The Geo-Port-Politics of Gwadar and Chabahar
In a highly surprising move, Iran’s foreign minister, on an unscheduled and unannounced visit to Pakistan on Thursday (May the 23rd), announced the proposal to link Pakistan’s port of Gwadar with Iran’s Chabahar port. This announcement signals tectonic geo-political shift taking place in the region in the wake of increasing tensions between the US and Iran. The US has already successfully forced India, its chief South Asian ally, to scrap its purchase of oil from Iran, a country India was not long ago claimed to have entered into a strategic alliance with. Although the US has somehow left Chabahar out of its net of sanction, India’s decision to follow the US in its footsteps does signal its participation in the US policy of crippling Iranian economy and take Iran to the verge of massive political disruption and eventual regime change. Iran, obviously, is not unmindful of the implications of this particular decision of India.
Iran’s proposal to link Chabahar with Gawadar, despite the fact that the US sanctions don’t apply on the post, shows the deep sense of Indian betrayal prevailing in Tehran and a counter-manoeuvre to avoid isolation. Iran, obviously, does not expect India to be as robust and committed to building the rest of the port as it would have in a peaceful and sanction-less scenario. Iran, logically enough, is boosting its ties with its immediate neighbour, a country that already is deeply allied with China and aims to expand CPEC to Iran to increase regional connectivity. With Chabahar and Gwadar being linked, Iran will thus have two major regional states on its side i.e., Pakistan and China and will be far better placed in China’s extended regional connectivity programme than it is now. Zarif’s connectivity proposal itself tells everything. To quote him:
“We believe that Chabahar and Gwadar can complement each other. We can connect Chabahar and Gwadar, and then through that, connect Gwadar to our entire railroad system, from Iran to the North Corridor, through Turkmenistan and Kazakhstan, and also through Azerbaijan, Russia, and Turkey.”
As far as the US—Iran tension is concerned, unlike India, Pakistan has already said that it will not take sides in the conflict. Pakistan’s neutrality in the on-going scenario suits Tehran far more than it does for the US, that is if it does at all.
There is also no gainsaying that Tehran’s proposal to connect the two ports couldn’t have come with prior consultation with the Chinese, who are practically running the port in Pakistan. Accordingly, before coming to Pakistan, Zarif was in China where he met his Chinese counterpart and certainly discussed this proposal, leading Chinese foreign minister to “Welcome Iran” to actively take part in the joint building of the Belt and Road Initiative (BRI) through Chabahar.
China also re-affirmed its support for Iran. “China firmly opposes unilateral sanctions and the so-called ‘long-arm jurisdiction’ imposed by the United States on Iran,” Wang said, pledging to maintain the Joint Comprehensive Plan of Action and safeguard the authority of the United Nations and basic norms governing international relations.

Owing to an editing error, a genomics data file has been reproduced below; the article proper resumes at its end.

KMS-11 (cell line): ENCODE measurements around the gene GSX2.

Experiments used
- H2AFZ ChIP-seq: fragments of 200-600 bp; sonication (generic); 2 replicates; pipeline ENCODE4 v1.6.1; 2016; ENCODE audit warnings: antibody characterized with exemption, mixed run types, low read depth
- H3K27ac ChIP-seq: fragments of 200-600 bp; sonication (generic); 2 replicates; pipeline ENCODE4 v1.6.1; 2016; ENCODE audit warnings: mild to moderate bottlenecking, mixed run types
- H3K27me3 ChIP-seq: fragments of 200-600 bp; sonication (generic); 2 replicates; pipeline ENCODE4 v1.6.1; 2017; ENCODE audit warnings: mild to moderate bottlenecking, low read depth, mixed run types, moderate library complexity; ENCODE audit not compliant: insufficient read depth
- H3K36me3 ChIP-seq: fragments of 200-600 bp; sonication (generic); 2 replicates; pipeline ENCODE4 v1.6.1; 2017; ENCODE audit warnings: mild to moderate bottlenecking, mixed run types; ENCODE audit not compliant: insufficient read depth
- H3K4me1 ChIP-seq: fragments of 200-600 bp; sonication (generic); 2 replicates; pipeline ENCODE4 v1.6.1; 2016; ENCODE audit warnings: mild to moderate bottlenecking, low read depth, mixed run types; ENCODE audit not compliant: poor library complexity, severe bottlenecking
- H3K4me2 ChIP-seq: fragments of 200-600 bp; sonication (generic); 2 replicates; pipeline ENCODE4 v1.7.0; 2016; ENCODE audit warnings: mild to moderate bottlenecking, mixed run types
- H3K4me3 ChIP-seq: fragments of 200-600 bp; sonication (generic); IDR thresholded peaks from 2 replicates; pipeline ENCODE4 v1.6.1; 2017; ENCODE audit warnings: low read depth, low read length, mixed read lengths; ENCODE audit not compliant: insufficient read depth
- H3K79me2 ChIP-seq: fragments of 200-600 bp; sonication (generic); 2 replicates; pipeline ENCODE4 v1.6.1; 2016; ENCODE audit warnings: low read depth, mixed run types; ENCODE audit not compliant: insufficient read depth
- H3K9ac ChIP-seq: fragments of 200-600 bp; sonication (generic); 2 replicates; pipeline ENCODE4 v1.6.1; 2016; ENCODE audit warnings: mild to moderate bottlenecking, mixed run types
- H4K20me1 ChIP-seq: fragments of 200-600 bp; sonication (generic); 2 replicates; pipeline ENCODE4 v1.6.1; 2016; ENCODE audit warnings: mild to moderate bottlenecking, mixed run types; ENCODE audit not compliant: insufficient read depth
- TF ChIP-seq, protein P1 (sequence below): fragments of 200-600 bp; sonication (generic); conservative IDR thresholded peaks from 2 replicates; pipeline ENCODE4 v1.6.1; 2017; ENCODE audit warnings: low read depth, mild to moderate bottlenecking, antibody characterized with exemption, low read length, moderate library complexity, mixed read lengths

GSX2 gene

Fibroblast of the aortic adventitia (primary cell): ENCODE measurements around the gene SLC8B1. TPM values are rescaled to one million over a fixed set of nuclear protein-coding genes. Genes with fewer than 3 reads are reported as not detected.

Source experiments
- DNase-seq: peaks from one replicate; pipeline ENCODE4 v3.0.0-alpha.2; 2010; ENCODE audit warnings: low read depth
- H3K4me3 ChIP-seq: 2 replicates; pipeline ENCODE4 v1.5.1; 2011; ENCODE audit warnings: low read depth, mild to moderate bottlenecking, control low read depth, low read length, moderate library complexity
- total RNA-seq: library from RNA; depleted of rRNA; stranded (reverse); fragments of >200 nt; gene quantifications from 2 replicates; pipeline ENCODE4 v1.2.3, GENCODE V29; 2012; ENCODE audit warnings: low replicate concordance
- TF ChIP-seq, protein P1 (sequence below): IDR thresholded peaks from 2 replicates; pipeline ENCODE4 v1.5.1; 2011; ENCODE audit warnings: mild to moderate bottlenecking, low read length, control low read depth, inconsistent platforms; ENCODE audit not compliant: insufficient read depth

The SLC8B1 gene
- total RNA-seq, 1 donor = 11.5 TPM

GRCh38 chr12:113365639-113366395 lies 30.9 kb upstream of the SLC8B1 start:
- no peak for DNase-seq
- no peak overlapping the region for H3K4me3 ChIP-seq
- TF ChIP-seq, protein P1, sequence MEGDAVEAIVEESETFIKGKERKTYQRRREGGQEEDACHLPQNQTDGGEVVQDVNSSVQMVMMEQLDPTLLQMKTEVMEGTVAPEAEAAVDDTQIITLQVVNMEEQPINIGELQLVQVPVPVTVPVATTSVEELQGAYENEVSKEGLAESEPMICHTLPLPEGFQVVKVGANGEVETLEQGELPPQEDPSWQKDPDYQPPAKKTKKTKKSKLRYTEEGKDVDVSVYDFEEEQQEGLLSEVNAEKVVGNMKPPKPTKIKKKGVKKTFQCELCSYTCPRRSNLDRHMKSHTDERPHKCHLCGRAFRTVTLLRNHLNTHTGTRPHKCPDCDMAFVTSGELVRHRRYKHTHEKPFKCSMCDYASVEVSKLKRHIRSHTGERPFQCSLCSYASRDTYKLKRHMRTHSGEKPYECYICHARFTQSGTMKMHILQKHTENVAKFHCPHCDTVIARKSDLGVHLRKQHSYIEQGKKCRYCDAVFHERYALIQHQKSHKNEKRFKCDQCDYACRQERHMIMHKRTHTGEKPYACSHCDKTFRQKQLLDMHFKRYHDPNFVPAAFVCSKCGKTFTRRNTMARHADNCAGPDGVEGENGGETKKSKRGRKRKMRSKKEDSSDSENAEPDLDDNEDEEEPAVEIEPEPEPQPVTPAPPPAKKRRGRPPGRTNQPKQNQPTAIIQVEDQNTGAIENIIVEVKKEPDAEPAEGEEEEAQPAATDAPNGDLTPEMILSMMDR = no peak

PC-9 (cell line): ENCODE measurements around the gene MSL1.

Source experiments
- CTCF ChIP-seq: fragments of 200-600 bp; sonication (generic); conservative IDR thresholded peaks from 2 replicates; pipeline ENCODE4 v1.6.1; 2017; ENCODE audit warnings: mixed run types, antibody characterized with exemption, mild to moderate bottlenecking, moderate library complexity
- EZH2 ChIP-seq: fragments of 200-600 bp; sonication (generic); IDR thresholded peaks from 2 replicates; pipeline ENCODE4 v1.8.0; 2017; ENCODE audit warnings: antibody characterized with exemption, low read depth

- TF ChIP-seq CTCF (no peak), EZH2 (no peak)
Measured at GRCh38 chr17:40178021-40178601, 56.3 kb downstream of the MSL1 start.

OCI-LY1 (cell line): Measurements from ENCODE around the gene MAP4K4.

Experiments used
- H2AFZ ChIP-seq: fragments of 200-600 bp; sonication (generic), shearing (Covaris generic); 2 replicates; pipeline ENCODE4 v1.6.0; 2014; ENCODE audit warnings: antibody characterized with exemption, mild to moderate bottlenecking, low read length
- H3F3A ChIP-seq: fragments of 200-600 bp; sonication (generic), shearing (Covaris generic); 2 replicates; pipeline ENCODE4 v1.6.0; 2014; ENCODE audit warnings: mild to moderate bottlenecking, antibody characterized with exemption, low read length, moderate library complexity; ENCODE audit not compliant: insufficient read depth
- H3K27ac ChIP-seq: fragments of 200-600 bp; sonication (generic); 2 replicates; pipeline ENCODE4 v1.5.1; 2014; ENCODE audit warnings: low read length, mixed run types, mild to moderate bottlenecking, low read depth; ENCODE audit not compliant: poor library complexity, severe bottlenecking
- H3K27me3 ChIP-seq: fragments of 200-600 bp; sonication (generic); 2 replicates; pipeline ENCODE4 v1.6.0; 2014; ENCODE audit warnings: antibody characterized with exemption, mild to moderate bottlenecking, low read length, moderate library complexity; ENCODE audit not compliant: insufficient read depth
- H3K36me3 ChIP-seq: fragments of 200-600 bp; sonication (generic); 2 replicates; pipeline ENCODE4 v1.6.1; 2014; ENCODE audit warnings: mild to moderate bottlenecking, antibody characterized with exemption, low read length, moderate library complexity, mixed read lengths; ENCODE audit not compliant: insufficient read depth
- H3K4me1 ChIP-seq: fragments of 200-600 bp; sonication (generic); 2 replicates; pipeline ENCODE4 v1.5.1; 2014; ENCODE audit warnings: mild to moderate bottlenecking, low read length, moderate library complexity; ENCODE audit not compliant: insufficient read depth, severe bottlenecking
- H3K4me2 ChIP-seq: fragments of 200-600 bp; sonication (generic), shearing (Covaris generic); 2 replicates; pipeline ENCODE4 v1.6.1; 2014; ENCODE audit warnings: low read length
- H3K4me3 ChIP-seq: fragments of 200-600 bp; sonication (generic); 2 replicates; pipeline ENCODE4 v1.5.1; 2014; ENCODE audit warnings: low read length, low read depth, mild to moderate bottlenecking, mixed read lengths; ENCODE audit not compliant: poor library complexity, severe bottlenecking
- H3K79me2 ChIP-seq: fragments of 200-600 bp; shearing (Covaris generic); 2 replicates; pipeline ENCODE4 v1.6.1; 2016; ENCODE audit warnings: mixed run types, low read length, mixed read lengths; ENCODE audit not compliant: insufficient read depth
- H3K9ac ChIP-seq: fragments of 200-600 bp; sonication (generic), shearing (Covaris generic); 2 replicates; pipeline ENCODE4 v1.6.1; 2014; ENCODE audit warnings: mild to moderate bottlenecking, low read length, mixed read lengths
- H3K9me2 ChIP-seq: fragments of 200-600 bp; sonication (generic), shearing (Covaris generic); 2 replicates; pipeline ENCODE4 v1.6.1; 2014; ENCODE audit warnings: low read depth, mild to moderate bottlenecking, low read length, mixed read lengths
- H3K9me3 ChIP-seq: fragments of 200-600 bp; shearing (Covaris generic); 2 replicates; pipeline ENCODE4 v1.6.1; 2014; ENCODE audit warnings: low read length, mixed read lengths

Chinese support’s major manifestation came a few days ago when Chinese oil tanker Pacific Bravo left the Persian Gulf with 2 million barrels of Iranian light crude, ignoring the US sanctions and practically challenging the US unilateralism.
Pacific Bravo is owned by Bank of Kunlun, a financial institution that is owned by the Chinese state oil company CNPC. Bank of Kunlun has long been the financial institution at heart of China-Iran bilateral trade—a role for which the company was sanctioned during the Obama administration. Despite already being designated, Bank of Kunlun ceased its Iran-related activities in early May when the oil waivers were revoked. But Bravo’s current moves point to a change in Chinese policy. Importantly enough, Bravo sailed from the Persian Gulf on the same day as Zarif arrived in Beijing and met Chinese foreign minister to discuss Iranian participation in BRI (through linking Gwadar and Chabahar).
With Iran now taking this fundamental shift, what is apparent is that a major foreign policy shift in Iran has taken places whereby its leadership has come to an understanding that their relations with the US are unlikely to take a positive turn for a long time and that a necessary adjustment in the foreign policy is absolutely needed. As a matter of fact, it was only a few days ago when Iran’s supreme leader criticised Iran’s foreign policy and dropped a major hint about why changing the course of foreign policy was an utmost necessity.
Of course, its major manifestation is reorienting Iran’s relations with Pakistan via participation in BRI. Pakistan will be least concerned about any US reaction over linking Gwadar with Chabahar, for the US sanctions do not apply to the Iranian port. But the fact that geo-political significance of the port will undergo a significant change after a successful linkage between the two ports and that China will become a major player, the US might feel ‘compelled’ to direct its sanctions toward the port eventually.
Salman Rafi Sheikh, research-analyst of International Relations and Pakistan’s foreign and domestic affairs, exclusively for the online magazine “New Eastern Outlook”.